3. Do not confuse Intelligence with Wisdom. The two are completely separate. I've known some blindingly intelligent people who completely lacked common sense.

    4. As an engineer I am amazed at the amount of people in my field who seem to have wonderful critical thinking skills on a narrow, focused basis (in response to engineering problems), but can't seem to apply these same skills to any other part of their life (religion and politics are the biggest culprits).

    5. I'm also an engineer, and I agree with the 24April2014 11:08AM anonymous.

      The amount of Obama Derangement Syndrome going around in the technical fields is astounding.

      One of the people I work with cites as fact that President Obama killed the shuttle.

      I checked. He can't have. President GWBush announced that the shuttles would be retired. He made the announcement in 2004. The thing is, I KNEW that because I remember commenting that the US space program going back to the capsule for space exploration is going backwards.

  45. This might be your best piece yet, better than Bang Bang Crazy parts 1 through a million, or America, etc. As the father of two young kids, it scares the shit of me what the future may hold. Keep up the good work. You, sir, are a real patriot.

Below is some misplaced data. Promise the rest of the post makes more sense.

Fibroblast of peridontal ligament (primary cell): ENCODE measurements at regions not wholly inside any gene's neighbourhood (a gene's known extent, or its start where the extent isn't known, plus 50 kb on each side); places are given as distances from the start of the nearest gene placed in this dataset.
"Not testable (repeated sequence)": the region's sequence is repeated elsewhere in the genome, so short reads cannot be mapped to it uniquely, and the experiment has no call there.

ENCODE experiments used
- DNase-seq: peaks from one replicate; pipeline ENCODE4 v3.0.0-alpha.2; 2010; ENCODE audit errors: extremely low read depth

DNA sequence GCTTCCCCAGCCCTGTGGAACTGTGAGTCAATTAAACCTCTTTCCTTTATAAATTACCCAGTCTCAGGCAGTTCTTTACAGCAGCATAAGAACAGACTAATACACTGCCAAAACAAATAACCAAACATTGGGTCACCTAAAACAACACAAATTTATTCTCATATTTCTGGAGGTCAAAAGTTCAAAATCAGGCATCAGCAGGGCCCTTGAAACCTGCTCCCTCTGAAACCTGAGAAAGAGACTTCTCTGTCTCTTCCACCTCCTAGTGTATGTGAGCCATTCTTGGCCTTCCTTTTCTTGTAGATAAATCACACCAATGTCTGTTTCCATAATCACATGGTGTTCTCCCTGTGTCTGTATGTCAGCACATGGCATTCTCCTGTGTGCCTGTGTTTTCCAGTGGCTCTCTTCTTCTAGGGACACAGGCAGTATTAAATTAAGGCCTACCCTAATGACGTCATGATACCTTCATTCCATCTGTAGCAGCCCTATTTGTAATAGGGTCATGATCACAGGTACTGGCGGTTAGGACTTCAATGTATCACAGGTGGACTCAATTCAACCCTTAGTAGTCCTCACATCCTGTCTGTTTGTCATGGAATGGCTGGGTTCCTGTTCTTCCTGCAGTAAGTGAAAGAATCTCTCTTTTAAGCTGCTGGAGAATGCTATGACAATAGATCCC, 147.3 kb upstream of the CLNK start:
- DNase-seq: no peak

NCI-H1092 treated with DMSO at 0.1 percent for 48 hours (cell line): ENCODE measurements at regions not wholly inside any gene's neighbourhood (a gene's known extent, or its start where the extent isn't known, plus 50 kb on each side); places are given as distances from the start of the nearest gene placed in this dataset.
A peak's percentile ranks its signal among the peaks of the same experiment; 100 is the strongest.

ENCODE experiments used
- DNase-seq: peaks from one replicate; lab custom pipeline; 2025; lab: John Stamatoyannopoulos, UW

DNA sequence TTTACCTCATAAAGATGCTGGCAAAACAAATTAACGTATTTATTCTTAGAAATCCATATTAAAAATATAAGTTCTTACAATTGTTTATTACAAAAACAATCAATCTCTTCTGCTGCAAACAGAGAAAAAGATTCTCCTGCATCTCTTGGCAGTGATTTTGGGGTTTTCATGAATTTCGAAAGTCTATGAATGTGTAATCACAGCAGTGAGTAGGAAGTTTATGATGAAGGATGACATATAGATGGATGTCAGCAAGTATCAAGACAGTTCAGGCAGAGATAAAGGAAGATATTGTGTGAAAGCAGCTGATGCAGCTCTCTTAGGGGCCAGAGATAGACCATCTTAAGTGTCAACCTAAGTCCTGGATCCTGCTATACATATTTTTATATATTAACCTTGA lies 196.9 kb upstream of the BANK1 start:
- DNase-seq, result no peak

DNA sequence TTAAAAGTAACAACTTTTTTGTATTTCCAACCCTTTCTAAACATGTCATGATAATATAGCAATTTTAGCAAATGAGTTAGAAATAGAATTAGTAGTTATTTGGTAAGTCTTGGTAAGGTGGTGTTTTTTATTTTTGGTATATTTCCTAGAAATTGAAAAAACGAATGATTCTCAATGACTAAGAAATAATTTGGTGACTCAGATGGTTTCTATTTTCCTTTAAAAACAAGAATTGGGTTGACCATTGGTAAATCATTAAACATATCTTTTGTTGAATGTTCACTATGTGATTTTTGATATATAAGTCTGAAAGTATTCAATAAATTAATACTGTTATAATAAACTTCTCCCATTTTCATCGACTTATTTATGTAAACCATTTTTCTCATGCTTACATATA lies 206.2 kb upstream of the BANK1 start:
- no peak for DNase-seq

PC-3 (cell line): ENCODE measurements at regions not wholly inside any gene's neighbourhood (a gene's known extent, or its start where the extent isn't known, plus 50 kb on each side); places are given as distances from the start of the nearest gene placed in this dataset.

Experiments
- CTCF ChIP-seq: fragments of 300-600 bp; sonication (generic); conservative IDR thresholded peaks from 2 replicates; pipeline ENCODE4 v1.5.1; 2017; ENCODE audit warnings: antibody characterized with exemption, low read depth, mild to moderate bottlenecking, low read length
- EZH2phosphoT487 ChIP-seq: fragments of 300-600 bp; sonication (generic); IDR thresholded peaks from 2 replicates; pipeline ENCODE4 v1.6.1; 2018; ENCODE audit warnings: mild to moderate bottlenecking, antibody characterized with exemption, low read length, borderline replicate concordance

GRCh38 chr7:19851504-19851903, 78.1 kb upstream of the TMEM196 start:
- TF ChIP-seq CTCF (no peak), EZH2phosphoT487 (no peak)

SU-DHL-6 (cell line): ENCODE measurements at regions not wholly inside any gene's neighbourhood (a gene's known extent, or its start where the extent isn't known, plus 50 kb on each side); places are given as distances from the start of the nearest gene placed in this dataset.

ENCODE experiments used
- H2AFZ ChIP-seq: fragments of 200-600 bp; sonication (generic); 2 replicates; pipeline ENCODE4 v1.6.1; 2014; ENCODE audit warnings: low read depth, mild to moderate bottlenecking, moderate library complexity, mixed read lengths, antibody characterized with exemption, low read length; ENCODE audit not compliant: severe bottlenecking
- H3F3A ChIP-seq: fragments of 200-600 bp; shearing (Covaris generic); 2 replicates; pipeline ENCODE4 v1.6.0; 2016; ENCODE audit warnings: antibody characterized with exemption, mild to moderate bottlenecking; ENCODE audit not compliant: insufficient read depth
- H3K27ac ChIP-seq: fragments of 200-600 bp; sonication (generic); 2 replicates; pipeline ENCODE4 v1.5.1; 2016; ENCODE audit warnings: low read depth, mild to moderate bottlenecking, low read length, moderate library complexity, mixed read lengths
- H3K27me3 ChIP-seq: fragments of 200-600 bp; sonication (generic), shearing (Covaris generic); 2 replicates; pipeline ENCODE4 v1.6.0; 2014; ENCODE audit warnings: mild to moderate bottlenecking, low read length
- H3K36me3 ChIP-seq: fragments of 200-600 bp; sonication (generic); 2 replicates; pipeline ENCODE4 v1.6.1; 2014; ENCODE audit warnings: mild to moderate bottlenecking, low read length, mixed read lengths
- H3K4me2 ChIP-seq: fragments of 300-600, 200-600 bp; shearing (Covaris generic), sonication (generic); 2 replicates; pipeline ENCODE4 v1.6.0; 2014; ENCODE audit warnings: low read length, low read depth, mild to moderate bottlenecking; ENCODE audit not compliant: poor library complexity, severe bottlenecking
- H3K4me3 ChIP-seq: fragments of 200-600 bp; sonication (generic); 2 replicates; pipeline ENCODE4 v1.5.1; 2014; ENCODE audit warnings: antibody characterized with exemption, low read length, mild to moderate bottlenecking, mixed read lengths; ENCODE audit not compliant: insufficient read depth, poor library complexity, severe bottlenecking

46. Re: the Swarovski crystals. Having read Palin's entire statement (and seen the bling in question), I think all the effort to read some deep meaning into them is probably really stretching it. I suspect that she thinks having a bracelet with Swarovski crystals raises her a step or two above the rest of the trailer trash--in other words, that she was bragging, simple as that. As Freud probably didn't say, "Sometimes a cigar is just a cigar."

    1. That was the general consensus arrived at on social media as well.

    2. In other words, she is just saying "Ooooh, shiny!!"

  47. Damn, you write good.

    I read portions of this piece to my husband over breakfast this morning, my husband who eschews politics in favor of dirty, old cars, preferring to be depressed by the recalcitrance of hunks of sheet metal than by the idiocy if his fellow man. He was suitably impressed.